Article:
Why are U.S. Executive Salaries So High?Published: February 25, 2011 in Knowledge@Emory
At the moment, one of the few indicators in which the U.S. economy still leads is the amount its top executives earn. To Shivaram Rajgopal, a professor of accounting at Emory University’s Goizueta Business School who studies executive pay, this suggests that something is wrong with the compensation-setting system. In particular, he sees two problems: Wall Street’s preference for short-term profit over long-term investment, and cozy corporate boards.
In an interview with Knowledge@Emory, Rajgopal details his research and the problems inherent in America's executive compensation policy.
Knowledge@Emory: Are U.S. executive salaries really excessive?
Rajgopal: As a scientist, I have to say it’s very difficult to show that CEOs are systematically overpaid. Having said that, as a citizen, I don't believe that the executive labor market is efficient because I've seen enough cases where there is abuse. Look at Larry Ellison [CEO of Oracle]. He earns so much money, does he need another billion-dollar option grant to keep him motivated? I find it hard to believe.
Knowledge@Emory: What’s created this dynamic?
Rajgopal: If you're worried, as many CFOs and CEOs are, of being kicked out, you’ll ask for more money upfront. In Japan or Korea, the implicit understanding is, look, even if you screw up for awhile, it's okay, because products take a long time to materialize, and maybe the long-lead projects are the ones where we will make more money in the future.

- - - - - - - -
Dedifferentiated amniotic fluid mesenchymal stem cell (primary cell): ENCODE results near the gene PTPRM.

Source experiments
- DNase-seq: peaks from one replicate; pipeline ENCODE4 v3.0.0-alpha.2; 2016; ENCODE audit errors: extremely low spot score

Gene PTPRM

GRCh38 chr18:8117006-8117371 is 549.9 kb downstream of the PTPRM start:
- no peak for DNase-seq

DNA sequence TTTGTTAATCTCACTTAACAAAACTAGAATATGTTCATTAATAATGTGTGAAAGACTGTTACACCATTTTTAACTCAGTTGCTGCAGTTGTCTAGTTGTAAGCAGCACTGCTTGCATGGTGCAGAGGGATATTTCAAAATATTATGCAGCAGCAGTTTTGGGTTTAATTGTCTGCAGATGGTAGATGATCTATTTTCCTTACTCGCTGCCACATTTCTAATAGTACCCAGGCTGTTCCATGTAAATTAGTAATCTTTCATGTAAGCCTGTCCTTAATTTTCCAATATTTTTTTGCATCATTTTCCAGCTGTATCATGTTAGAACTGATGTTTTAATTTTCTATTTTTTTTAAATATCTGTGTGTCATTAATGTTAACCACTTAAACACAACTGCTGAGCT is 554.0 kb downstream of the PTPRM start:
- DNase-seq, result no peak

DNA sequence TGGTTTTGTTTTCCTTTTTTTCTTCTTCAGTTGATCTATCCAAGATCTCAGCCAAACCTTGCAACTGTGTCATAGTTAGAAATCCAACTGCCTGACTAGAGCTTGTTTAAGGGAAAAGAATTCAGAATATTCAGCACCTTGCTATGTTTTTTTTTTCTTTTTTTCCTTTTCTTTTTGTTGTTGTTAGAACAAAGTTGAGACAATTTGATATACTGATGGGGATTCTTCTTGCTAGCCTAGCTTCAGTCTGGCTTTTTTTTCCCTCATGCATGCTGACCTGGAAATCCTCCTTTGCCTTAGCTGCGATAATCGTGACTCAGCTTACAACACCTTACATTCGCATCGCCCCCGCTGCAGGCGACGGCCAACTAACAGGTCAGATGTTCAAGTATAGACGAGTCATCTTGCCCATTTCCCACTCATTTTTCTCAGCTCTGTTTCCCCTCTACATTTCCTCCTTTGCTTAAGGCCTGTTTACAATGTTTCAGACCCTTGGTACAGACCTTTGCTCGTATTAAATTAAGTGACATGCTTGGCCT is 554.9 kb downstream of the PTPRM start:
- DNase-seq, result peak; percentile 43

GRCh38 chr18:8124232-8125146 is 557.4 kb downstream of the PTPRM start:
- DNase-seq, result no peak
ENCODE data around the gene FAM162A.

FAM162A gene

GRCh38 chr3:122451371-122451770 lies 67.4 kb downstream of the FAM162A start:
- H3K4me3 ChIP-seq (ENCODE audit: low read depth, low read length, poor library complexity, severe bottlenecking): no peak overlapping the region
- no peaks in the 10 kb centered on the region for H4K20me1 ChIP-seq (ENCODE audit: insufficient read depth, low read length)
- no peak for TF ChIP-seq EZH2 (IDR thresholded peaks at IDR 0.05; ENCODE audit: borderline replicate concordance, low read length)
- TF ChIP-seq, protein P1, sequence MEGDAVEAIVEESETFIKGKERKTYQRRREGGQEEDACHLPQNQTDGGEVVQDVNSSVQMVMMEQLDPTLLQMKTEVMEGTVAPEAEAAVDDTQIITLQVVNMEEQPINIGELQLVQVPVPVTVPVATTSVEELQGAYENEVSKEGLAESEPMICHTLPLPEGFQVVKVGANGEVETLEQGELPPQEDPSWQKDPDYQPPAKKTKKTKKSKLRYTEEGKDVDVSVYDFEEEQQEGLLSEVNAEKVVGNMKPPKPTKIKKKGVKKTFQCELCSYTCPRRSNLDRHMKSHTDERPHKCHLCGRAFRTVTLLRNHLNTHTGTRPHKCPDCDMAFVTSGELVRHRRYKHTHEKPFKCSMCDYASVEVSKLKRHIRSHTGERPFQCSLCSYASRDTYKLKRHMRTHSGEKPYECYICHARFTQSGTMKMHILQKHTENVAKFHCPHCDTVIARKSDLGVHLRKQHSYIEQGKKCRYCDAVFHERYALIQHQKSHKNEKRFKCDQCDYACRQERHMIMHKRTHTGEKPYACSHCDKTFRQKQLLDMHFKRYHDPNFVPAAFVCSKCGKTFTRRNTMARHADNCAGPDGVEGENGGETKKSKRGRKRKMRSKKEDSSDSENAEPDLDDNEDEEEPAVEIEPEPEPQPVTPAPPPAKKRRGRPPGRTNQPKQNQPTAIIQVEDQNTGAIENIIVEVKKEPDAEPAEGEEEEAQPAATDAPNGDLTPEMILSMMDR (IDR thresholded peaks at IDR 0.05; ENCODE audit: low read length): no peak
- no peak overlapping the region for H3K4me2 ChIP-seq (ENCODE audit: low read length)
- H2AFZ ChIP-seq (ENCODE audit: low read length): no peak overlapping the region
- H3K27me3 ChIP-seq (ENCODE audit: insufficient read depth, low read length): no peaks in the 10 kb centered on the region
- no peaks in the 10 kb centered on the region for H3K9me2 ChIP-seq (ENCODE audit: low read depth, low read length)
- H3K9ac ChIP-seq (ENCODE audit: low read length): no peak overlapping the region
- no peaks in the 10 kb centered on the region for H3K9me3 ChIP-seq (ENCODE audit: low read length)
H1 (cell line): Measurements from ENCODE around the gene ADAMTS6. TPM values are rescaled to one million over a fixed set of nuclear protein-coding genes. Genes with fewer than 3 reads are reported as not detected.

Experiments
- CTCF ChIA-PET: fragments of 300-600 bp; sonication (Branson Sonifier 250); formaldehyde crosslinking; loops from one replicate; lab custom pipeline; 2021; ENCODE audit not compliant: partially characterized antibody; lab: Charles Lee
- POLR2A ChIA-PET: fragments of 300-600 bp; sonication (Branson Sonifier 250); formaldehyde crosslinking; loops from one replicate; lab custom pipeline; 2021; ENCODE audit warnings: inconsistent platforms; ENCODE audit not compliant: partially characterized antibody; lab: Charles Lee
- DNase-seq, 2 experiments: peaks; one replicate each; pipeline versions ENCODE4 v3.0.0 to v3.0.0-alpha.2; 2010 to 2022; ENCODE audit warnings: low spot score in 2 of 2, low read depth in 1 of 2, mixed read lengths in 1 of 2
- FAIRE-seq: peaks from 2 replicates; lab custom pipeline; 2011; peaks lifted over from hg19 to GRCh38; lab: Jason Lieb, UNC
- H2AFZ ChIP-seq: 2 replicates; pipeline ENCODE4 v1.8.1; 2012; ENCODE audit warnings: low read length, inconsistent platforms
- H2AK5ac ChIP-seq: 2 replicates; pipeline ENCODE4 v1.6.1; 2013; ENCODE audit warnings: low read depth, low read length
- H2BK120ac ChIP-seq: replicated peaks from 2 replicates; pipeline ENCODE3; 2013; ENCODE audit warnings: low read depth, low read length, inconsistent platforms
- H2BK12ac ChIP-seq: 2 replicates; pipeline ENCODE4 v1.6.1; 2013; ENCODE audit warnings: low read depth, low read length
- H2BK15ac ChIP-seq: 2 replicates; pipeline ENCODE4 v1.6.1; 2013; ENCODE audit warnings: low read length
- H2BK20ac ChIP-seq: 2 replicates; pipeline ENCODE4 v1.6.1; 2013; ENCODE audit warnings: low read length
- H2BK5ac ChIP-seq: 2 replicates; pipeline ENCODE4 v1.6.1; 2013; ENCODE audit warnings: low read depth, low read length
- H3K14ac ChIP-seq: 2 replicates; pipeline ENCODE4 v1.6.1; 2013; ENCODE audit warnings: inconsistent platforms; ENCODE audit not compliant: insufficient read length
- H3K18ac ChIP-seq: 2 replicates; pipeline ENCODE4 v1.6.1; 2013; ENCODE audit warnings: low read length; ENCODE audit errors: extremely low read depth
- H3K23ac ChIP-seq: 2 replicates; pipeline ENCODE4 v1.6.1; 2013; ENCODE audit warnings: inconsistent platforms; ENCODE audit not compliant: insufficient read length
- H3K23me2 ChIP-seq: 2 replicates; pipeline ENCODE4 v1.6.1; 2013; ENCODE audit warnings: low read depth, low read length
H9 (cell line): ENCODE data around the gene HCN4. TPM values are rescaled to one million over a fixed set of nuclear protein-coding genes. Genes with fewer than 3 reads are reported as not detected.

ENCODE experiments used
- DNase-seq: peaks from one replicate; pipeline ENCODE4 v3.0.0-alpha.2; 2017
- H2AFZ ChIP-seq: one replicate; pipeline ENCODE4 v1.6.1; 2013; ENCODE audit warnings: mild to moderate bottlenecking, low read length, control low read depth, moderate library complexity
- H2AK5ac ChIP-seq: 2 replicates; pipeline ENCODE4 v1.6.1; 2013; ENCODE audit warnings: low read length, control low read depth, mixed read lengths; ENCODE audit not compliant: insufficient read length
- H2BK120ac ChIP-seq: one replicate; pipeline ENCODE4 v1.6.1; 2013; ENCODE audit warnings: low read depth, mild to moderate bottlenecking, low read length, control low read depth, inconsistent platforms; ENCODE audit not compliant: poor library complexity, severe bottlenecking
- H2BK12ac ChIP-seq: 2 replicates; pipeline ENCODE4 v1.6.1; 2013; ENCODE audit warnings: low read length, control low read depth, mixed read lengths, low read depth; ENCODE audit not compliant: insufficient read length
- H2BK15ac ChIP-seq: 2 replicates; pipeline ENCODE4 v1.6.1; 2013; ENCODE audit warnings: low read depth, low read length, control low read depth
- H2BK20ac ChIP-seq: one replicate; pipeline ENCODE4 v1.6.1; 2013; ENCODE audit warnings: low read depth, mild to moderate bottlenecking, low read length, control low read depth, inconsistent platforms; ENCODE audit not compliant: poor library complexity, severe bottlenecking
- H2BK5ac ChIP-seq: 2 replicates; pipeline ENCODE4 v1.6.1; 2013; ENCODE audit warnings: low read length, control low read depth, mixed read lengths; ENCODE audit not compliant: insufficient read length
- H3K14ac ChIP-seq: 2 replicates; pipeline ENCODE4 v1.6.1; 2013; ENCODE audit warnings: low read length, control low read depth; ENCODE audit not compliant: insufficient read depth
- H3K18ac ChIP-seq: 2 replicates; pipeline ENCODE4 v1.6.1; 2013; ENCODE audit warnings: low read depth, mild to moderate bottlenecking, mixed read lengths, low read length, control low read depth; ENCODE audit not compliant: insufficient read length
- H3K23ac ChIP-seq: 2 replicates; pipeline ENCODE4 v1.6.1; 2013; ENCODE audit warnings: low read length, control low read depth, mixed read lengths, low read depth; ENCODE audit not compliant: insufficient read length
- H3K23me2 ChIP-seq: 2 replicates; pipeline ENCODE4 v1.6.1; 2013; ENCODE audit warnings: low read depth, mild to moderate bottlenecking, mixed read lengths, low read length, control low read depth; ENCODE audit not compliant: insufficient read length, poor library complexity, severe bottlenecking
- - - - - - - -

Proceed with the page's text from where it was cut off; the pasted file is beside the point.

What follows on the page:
Knowledge@Emory: Does the insecurity of some corporate executives matter?
Rajgopal: It does seem to lead to riskier behavior. Most executives expect their time with firms to be much shorter than the life of the contracts they signed. If things go bad, it's somebody else's problem.
Knowledge@Emory: Does this kind of short-term thinking have other consequences?
Rajgopal: You can frame the whole financial crisis in terms of corporate short-termism, from top to bottom. CEOs typically have tenures of four or five years. If you ask them how long they expect to stay, they would likely say less than six years. I saw a CFO.com survey which showed that a CFO's expected tenure is four and a half years, which boggles my mind. How can you do anything in four years? And if you look at their compensation contracts, many of their options vest in four years, and they have a big severance package if things go badly, so whatever happens, they are fine.
Knowledge@Emory: Do investors take a longer view than employees?
Rajgopal: Not at all. Most investors now think quarter to quarter.
This has a corrosive effect on some companies. I’ve asked CEOs and CFOs, “why do you really care about short-term stock price changes?” They say, “oh, we get so much flack. In a conference call, analysts are going to beat us up if the price has fallen 5 or 10 percent if you miss a forecast. There's so much negative press, eventually it snowballs and people start calling for our head.”